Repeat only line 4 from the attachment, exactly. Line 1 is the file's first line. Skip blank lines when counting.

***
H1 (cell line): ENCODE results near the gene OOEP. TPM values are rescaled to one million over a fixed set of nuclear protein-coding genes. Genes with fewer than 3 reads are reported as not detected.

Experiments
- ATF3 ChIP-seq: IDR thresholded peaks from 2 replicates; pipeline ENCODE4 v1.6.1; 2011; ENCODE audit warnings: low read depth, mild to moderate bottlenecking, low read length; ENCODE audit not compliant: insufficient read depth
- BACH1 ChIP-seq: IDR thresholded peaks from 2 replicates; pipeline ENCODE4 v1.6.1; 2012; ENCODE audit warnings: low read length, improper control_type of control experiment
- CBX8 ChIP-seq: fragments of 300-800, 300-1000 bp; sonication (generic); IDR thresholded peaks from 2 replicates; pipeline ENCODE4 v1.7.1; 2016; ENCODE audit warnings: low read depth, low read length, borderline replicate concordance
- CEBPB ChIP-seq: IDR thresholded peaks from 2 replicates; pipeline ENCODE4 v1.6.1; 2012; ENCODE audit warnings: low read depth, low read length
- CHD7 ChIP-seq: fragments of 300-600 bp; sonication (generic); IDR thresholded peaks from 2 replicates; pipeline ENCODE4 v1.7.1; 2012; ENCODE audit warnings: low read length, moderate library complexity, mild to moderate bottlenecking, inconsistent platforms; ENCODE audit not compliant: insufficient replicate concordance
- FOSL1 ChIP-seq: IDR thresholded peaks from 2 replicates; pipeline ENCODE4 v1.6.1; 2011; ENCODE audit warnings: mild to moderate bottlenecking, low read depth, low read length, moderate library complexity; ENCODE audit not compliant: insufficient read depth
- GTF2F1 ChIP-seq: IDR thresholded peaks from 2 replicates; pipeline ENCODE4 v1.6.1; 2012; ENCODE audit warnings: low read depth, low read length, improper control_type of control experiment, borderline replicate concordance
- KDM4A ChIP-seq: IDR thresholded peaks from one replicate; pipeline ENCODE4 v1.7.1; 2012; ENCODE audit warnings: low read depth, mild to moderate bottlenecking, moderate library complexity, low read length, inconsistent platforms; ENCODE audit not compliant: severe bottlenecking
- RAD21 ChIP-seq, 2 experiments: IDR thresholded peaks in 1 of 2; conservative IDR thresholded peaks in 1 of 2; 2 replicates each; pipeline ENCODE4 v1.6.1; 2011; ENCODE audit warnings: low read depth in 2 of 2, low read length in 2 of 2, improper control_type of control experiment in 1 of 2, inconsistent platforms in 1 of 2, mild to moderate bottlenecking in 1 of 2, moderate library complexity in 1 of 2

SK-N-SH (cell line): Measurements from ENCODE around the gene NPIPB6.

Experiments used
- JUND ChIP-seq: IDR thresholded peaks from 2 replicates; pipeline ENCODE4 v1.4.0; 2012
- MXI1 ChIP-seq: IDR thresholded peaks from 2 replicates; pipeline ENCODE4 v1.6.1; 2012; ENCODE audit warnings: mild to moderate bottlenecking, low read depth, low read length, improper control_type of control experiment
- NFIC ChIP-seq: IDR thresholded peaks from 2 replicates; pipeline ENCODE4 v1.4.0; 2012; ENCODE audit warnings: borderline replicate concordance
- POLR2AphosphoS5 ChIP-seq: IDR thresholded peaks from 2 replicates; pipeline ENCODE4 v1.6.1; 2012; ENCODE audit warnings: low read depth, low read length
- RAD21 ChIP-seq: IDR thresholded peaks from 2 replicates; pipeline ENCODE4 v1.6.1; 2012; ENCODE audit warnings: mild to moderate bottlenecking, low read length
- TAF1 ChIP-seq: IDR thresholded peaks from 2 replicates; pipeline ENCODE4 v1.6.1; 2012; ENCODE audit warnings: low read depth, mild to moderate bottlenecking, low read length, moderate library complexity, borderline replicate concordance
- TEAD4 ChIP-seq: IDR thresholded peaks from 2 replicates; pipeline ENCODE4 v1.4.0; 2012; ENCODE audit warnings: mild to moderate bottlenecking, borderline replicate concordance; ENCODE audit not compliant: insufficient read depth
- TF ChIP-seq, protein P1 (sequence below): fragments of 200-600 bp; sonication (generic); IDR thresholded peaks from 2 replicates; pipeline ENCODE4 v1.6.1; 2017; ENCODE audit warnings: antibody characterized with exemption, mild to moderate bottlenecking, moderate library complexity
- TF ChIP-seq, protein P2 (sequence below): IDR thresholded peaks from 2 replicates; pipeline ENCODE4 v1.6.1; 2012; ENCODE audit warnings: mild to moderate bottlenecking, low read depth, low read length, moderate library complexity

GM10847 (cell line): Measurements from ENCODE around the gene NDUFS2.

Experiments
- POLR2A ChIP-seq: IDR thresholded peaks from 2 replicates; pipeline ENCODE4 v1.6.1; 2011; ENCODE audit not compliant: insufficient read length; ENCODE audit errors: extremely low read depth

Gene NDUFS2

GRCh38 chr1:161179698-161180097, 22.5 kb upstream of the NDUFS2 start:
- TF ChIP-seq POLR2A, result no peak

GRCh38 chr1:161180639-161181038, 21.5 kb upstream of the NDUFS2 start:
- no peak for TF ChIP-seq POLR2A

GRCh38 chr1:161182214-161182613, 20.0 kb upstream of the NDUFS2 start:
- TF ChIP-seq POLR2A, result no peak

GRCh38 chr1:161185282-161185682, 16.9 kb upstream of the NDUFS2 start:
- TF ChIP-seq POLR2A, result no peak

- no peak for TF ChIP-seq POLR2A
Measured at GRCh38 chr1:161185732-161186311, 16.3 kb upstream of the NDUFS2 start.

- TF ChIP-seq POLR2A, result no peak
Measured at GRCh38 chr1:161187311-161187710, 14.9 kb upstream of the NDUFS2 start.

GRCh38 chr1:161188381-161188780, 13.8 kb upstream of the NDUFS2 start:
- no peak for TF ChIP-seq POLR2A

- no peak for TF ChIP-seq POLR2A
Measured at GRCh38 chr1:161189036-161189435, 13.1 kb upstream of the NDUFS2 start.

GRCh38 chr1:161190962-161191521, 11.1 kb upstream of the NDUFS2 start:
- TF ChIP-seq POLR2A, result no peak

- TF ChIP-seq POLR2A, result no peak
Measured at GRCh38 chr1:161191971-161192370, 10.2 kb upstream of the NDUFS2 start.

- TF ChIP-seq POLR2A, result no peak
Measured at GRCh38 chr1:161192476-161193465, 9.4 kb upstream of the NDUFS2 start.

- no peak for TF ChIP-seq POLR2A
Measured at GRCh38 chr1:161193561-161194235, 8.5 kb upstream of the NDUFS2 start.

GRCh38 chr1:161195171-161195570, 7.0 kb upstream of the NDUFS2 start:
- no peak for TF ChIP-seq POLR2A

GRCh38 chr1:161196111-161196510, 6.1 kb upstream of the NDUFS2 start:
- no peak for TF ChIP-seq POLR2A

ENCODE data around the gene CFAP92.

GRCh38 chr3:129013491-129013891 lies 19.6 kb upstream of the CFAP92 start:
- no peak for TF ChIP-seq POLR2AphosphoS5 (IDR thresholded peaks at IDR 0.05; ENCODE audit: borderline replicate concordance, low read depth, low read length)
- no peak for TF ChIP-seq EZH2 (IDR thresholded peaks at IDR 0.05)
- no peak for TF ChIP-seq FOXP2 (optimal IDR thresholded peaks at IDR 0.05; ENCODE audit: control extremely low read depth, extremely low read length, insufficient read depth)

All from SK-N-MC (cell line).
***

- BACH1 ChIP-seq: IDR thresholded peaks from 2 replicates; pipeline ENCODE4 v1.6.1; 2012; ENCODE audit warnings: low read length, improper control_type of control experiment